Robot 6

Protests, brisk sales follow schools’ removal of ‘Persepolis’

The torture scene in question

The torture scene in question

The controversial removal of Marjane Satrapi’s Persepolis last week from seventh-grade classrooms of Chicago Public Schools had at least one positive side effect: healthy sales of the 13-year-old graphic novel at local bookstores.

DNAinfo reports several area booksellers sold out of the memoir over the weekend following a directive by CPS CEO Barbara Byrd-Bennett telling schools to stop teaching it as part of the seventh-grade curriculum “due to the powerful images of torture in the book.” The school system is also reviewing whether Persepolis, which chronicles Satrapi’s childhood in Iran during the Islamic revolution, should be taught to grades eight through 10.

The initial order, reportedly sent by district staff without administration approval, called for a system-wide ban, with removal beginning Wednesday afternoon at Lane Tech College Prep, sparking a protest Friday by teachers, parents and students. The National Coalition for Censorship also sent a letter to the district, urging the return of the graphic novel to classrooms. According to Progress Illinois, hundreds of students at Lane Tech also participated in a sit-in Monday morning, while those at Social Justice High School organized a read-in.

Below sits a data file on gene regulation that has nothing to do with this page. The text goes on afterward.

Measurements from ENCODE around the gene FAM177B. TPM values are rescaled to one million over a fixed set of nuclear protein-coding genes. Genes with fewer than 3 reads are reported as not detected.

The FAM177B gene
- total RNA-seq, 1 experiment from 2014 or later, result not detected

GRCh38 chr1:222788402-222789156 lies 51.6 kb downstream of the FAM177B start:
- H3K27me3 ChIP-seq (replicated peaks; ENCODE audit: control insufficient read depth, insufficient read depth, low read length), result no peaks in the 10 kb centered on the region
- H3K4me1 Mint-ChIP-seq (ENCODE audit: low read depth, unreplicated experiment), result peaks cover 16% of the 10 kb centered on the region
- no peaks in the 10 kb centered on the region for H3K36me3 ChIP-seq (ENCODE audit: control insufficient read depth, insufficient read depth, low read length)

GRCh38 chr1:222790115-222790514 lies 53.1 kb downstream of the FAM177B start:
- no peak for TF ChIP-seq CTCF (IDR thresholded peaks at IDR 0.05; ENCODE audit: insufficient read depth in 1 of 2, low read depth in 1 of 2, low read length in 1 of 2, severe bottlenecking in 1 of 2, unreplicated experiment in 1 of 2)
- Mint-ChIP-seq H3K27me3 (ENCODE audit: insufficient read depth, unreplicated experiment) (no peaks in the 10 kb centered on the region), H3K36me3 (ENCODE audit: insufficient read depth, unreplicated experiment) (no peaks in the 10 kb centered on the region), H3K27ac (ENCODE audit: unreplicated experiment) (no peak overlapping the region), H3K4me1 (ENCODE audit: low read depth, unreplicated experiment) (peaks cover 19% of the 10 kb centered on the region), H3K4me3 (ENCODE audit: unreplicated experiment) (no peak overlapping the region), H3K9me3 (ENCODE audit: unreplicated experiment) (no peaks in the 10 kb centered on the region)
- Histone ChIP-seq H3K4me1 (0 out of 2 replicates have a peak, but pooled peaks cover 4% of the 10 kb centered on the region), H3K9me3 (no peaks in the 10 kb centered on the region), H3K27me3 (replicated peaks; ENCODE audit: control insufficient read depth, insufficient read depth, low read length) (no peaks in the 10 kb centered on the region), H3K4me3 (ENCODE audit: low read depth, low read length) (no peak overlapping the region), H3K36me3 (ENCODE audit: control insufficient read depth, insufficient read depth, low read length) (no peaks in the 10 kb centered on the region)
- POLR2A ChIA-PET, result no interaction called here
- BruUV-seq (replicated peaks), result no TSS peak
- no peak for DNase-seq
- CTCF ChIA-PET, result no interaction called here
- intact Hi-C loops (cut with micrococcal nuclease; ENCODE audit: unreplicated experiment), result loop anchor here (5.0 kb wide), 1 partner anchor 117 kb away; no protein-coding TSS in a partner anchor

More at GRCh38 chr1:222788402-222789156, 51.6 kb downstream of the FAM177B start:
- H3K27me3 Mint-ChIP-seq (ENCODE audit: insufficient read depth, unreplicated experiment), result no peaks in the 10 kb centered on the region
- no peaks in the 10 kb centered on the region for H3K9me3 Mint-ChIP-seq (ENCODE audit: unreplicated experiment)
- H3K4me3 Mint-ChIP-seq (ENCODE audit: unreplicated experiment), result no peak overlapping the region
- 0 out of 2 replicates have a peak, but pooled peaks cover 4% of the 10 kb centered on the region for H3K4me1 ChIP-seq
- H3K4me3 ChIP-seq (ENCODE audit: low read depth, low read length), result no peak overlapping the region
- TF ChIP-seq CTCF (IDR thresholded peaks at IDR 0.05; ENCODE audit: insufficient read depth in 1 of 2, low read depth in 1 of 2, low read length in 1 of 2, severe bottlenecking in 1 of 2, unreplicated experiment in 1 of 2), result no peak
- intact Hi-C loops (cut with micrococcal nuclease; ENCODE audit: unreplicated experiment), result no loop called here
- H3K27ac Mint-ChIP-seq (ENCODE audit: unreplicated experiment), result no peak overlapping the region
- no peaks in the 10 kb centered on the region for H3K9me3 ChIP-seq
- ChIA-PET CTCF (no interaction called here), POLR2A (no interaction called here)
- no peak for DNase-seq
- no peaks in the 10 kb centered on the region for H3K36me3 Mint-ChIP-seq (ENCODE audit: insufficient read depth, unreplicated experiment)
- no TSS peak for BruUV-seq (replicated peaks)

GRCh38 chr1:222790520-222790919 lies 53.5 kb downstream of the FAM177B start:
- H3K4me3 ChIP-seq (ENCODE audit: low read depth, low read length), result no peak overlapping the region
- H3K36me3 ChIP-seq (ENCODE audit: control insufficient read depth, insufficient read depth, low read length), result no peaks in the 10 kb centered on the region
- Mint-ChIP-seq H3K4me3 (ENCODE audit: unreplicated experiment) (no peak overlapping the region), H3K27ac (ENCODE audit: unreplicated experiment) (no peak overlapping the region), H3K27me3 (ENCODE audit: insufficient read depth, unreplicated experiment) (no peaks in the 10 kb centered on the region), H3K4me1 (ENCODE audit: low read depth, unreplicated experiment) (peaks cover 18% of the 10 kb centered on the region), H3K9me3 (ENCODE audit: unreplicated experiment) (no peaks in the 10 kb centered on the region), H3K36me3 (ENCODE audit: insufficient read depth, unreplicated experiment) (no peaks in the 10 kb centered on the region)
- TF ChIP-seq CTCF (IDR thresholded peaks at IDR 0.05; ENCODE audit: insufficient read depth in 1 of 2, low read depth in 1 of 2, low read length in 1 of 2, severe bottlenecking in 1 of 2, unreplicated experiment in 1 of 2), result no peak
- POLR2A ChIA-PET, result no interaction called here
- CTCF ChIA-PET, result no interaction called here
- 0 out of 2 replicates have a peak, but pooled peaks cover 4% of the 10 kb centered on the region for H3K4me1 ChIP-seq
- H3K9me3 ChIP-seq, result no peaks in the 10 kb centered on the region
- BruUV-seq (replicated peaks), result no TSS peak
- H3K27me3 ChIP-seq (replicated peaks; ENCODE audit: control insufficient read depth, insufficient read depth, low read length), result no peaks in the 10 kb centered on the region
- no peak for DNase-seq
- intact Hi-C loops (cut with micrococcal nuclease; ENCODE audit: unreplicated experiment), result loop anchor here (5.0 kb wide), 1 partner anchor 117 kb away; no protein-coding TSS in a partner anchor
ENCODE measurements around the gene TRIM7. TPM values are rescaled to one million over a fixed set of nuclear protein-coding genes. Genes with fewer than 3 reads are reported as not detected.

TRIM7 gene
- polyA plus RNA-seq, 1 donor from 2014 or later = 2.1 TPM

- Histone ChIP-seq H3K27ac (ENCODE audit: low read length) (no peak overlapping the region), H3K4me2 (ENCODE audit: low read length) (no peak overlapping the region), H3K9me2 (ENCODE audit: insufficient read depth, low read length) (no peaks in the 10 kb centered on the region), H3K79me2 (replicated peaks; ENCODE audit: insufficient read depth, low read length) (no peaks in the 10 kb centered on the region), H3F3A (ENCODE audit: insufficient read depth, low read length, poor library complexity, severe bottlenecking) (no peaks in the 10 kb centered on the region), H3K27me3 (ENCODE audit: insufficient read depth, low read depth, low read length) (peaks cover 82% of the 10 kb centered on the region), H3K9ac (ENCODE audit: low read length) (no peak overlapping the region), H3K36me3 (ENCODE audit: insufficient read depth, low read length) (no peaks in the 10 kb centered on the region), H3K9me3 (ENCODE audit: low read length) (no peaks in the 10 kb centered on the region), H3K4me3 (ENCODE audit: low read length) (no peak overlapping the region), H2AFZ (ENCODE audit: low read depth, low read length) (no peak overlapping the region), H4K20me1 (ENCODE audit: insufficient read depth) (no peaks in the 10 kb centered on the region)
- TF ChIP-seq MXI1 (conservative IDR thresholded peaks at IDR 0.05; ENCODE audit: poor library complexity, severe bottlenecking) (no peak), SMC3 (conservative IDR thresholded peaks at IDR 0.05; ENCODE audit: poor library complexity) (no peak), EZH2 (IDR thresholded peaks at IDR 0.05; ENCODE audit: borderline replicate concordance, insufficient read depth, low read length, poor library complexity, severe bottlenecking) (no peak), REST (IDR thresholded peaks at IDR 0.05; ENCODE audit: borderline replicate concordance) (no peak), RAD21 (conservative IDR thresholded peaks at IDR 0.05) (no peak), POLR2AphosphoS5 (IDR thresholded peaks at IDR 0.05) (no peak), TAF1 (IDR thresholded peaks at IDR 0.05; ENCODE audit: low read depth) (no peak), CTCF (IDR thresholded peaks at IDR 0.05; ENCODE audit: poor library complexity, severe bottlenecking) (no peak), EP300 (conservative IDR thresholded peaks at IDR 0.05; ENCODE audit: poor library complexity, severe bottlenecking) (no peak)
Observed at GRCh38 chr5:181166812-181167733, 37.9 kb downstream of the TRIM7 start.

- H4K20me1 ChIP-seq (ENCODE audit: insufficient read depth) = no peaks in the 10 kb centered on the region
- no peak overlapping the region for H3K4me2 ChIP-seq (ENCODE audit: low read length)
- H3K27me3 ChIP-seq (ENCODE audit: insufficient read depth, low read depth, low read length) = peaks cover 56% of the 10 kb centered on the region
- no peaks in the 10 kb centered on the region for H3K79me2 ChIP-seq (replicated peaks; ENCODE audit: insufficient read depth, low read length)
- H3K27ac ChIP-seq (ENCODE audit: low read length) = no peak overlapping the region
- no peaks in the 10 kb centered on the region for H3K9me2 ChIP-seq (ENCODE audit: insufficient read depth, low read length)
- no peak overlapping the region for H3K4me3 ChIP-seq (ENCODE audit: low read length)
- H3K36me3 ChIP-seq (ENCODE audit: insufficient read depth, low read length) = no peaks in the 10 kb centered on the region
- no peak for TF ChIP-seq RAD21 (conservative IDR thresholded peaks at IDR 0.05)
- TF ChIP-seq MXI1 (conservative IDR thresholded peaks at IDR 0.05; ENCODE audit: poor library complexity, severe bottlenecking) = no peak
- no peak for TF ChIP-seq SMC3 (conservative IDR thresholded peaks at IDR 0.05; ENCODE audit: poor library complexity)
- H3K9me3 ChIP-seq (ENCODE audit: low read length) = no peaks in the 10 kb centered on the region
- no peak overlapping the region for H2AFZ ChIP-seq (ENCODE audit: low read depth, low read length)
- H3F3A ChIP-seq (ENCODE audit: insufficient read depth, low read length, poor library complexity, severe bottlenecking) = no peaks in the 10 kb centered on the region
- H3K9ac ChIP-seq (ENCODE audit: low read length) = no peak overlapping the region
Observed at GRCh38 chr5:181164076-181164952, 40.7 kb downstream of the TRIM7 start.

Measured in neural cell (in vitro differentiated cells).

According to DNAinfo, by Monday no copies of Persepolis were available at The Book Cellar in Lincoln Square, Quimby’s in Wicker Park or Women & Children First in Andersonville.

“Whenever something gets banned, we kind of like to push it more,” said John Khosropour, an employee at Unabridged Bookstore in Lakeview.

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I’m reminded of something Stephen King said when addressing a group of students (I’m paraphrasing, I don’t have it to hand) to the effect that if there’s a book that your teachers are telling you not to read, then rush out and get a copy, because it’s exactly what you should read.

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